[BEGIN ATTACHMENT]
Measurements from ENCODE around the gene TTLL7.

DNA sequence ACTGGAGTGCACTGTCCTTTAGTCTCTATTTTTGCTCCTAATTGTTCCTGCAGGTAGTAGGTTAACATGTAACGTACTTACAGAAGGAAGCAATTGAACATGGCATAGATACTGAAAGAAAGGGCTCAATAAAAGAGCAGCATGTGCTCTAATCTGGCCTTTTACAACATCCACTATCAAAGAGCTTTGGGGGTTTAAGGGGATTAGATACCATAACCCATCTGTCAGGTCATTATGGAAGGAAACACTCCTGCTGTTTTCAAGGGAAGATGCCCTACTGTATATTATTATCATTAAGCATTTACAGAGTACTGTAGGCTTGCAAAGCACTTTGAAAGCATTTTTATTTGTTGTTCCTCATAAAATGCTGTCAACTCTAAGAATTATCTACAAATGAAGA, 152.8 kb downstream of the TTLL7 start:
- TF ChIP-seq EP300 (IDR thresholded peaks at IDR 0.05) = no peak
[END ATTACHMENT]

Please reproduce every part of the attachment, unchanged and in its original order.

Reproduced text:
Measurements from ENCODE around the gene TTLL7.

DNA sequence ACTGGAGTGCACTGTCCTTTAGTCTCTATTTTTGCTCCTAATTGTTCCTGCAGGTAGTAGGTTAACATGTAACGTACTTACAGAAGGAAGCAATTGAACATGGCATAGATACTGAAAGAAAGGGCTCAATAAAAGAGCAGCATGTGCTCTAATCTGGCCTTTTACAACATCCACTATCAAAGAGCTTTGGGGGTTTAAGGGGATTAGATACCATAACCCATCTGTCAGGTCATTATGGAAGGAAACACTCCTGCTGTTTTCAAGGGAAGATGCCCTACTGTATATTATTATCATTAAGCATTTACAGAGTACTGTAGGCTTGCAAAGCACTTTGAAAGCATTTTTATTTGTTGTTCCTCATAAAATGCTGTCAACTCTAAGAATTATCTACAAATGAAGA, 152.8 kb downstream of the TTLL7 start:
- TF ChIP-seq EP300 (IDR thresholded peaks at IDR 0.05) = no peak